Snapchat said it’s testing what could be its biggest product overhaul to date — a redesigned app that’s meant to be easier to use. CEO Evan Spiegel announced the plans in Snapchat’s third-quarter earnings report, which showed slower user growth than expected. Snapchat’s user base grew only 3% last quarter to 178 million daily active users.
What that redesign will look like remains to be seen, but it’s clear the company feels it needs to do something substantial to grow its user base, and that means bringing in new users outside its young cohort.
According to Ad Age, “Snapchat reaches 70 percent of 13- to 34-year-olds in the U.S., and other developed countries, but it wants to appeal to an older more global crowd, non-digital natives who weren’t born with high-speed wireless connections piped into the womb.”
Last week, Facebook said it informed advertisers that it discovered two new measurement errors involving mobile videos, including video ads, that played while out of view and resulted in Facebook incorrectly charging advertisers, according to Marketingland.
These errors are said to be significantly smaller than others discovered by Facebook in recent months, and they’re not alone: Google and Twitter have also made measurement errors recently, leading to them overcharging advertisers as well. While these issues get fixed upon discovery, it’s an issue because the more these platforms make measurement errors, the more likely it is that advertisers’ skepticism of the automated digital ecosystem will continue to grow, potentially affecting how they allocate their budgets.
For its part, Facebook is taking steps to ensure these things happen less. It opened its ad metrics to an audit by the Media Rating Council. It also expanded the number of third-party companies that can verify its ad measurements. But while third-party verification can help build trust, advertisers still want to be able to trust the platforms’ first-party measurement tools.
For a very detailed look at the Facebook measurement issues that have happened in the last year, see Marketingland’s itemized list.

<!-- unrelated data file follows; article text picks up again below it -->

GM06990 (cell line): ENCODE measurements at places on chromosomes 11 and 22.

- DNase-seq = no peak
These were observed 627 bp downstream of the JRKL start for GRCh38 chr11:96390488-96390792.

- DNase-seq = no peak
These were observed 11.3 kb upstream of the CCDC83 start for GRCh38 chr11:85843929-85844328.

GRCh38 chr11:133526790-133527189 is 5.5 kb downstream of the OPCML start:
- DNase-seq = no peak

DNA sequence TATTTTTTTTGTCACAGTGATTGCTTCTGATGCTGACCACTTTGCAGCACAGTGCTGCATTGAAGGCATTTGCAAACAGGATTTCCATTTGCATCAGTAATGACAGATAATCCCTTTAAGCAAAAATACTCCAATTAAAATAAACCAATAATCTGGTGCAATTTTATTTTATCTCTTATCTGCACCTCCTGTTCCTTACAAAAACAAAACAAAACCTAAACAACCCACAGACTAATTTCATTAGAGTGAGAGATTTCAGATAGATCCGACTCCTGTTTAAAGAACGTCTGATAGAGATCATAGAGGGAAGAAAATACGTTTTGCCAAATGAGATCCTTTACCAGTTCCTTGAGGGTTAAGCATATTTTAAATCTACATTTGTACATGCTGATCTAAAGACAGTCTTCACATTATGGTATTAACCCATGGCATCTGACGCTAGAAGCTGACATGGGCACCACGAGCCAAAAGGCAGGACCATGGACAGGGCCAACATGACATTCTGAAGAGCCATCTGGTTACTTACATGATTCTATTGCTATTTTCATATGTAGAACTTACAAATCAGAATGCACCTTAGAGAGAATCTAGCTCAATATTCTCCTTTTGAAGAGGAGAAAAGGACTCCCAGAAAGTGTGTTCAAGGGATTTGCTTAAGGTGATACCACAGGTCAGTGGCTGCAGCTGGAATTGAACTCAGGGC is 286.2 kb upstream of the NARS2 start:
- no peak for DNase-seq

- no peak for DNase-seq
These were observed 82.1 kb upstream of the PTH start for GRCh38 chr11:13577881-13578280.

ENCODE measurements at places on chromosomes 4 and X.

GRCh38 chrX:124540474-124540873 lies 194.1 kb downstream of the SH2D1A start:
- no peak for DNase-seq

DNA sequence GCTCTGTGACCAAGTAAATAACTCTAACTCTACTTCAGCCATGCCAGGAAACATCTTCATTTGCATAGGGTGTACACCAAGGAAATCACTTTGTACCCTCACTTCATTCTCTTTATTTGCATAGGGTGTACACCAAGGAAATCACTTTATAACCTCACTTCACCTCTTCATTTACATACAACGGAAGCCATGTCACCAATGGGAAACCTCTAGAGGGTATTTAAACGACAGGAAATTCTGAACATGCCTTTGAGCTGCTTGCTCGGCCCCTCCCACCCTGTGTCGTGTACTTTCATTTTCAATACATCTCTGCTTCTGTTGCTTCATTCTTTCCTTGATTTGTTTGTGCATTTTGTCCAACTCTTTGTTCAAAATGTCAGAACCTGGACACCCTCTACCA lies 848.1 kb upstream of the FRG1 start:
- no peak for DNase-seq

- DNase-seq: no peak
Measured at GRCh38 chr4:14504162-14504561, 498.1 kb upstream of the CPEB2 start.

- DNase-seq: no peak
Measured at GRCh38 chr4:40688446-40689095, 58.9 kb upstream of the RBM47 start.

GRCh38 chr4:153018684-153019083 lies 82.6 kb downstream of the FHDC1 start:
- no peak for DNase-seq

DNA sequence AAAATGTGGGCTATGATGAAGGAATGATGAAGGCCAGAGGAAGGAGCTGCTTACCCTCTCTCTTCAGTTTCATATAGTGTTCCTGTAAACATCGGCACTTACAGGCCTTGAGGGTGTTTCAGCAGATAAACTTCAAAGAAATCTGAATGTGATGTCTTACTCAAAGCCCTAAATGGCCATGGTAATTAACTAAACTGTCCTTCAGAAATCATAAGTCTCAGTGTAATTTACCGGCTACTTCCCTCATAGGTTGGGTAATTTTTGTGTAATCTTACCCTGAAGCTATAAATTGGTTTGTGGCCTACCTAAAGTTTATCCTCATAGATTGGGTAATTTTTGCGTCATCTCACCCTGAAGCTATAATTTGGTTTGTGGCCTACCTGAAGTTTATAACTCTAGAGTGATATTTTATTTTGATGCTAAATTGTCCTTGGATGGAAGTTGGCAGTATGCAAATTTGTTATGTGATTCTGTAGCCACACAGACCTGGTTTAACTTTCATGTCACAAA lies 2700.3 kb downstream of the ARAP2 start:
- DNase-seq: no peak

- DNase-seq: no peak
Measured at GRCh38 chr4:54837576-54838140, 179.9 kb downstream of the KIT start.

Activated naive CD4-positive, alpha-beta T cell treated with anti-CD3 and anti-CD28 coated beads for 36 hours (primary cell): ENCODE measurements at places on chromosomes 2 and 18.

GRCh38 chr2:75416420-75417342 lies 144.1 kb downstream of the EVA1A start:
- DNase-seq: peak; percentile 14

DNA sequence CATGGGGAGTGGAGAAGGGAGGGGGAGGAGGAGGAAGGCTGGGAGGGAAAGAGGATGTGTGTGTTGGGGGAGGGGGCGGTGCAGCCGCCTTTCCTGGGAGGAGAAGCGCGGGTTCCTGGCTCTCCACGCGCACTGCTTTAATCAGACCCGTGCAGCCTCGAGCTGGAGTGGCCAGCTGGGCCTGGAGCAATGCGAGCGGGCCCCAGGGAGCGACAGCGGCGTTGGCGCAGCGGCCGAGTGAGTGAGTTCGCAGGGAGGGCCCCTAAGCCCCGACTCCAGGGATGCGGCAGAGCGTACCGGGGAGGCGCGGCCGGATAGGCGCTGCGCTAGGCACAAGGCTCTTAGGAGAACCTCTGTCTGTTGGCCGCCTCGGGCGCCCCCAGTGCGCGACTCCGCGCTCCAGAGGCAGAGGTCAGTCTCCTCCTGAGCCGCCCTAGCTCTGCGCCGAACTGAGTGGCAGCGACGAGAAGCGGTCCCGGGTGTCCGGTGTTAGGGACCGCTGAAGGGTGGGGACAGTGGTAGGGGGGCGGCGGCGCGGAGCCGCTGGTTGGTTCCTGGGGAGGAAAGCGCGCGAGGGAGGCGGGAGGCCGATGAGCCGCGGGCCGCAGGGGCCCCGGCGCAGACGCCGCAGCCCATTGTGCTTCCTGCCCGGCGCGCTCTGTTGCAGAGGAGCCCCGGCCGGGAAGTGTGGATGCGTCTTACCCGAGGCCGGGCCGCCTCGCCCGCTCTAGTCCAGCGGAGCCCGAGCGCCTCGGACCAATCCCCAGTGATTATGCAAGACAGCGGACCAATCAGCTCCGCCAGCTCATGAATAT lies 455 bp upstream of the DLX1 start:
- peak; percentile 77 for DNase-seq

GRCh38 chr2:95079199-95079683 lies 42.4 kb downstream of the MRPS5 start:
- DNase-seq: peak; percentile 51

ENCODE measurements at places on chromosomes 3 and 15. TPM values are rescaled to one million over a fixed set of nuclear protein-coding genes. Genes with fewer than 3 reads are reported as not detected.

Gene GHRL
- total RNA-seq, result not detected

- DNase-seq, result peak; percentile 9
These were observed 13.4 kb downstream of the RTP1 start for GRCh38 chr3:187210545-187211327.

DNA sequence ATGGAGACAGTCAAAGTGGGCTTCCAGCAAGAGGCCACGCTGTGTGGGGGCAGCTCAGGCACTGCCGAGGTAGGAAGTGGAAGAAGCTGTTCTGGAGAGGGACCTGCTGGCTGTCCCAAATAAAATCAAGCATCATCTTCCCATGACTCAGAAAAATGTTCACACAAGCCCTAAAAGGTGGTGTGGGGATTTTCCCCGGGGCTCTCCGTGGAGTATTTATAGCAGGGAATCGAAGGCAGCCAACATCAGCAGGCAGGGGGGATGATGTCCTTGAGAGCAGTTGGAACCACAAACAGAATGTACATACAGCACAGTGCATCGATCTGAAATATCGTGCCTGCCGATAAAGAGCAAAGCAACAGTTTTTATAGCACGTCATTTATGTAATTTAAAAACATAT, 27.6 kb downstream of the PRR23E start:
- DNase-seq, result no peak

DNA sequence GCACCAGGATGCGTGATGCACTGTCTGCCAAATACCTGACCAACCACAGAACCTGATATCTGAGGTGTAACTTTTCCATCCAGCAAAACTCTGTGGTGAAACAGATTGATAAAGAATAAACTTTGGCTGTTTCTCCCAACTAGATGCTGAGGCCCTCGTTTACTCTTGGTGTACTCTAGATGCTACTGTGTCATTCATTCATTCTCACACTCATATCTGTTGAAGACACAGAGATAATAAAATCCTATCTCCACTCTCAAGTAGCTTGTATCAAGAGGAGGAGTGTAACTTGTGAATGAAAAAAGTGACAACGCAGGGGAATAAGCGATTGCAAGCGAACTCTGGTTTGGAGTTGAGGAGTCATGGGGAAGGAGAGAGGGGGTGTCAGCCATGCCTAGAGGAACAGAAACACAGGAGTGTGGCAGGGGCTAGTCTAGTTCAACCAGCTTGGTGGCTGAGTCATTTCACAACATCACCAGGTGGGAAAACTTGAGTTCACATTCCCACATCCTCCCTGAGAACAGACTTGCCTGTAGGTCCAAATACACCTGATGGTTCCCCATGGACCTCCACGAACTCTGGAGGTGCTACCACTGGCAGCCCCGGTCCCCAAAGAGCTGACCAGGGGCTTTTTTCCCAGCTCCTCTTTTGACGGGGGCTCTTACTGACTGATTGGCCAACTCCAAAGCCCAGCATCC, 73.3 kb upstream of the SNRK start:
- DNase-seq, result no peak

Late last month, eMarketer released its 2017 US E-commerce Sales report. Focusing primarily on the top 10 retailers ranked by e-commerce sales, it examines “the trends that put these companies ahead of the pack, as well as some of the issues that could hold them back.”
Learning the ins and outs of e-commerce advertising platforms and building e-commerce-specific messaging and media strategies is necessary for all brands. Brands who move first will have a leg up in reaching a hugely valuable group of consumers.
Below are some highlights from the ten-page report, which can be found in full here.
Amazon stays on top: According to eMarketer’s projections (and anyone with a pair of eyeballs), Amazon remains the undisputed e-commerce leader. Responsible for 3.06% of total retail sales–ecommerce or otherwise–Amazon projects to hold almost 4% of these transactions in 2017. That’s almost 6.5 times more than eBay, Amazon’s closest competitor in the e-commerce space. Marketers will need to recognize the importance of and build a strategy for advertising across Amazon’s various platforms.
Mergers and acquisitions: In order to compete with Amazon, many of its competitors turned to acquiring or partnering with startups and established retailers. After purchasing Jet.com in September 2016, Walmart expanded its digital expertise this year with the acquisition of Modcloth, Moosejaw, and Bonobos in 2017.
Room for growth: The top 10 U.S. e-commerce companies represent less than 6% of the total retail market, leaving significant room for growth as more retail categories move online.
This Week in Social: Used ’96 Honda For Sale
It’s not easy selling a 22-year-old car with 141,000 miles on it. Max Lanman, who wanted to help his girlfriend Carrie sell her ’96 Honda Accord, knew he could create a simple post on Craigslist and get a meager price for it. But he figured he might be able to fetch more money by harnessing the power of a viral video.
The car was listed on eBay and the bidding got up to a lofty $150,000. Alas, it was too good to be true: eBay saw the price of the item and took the listing down. He reposted the car on eBay a second time, only to have it taken down again.
Don’t feel too bad for Lanman, though. CarMax created a video offering him $20,000 for the car. Also in exchange for that $20,000, CarMax wants some of the items featured in the video, such as the jacket Carrie wore, a partially eaten sandwich, the Mexico mug (non-negotiable), and…her cat. You can watch that video here.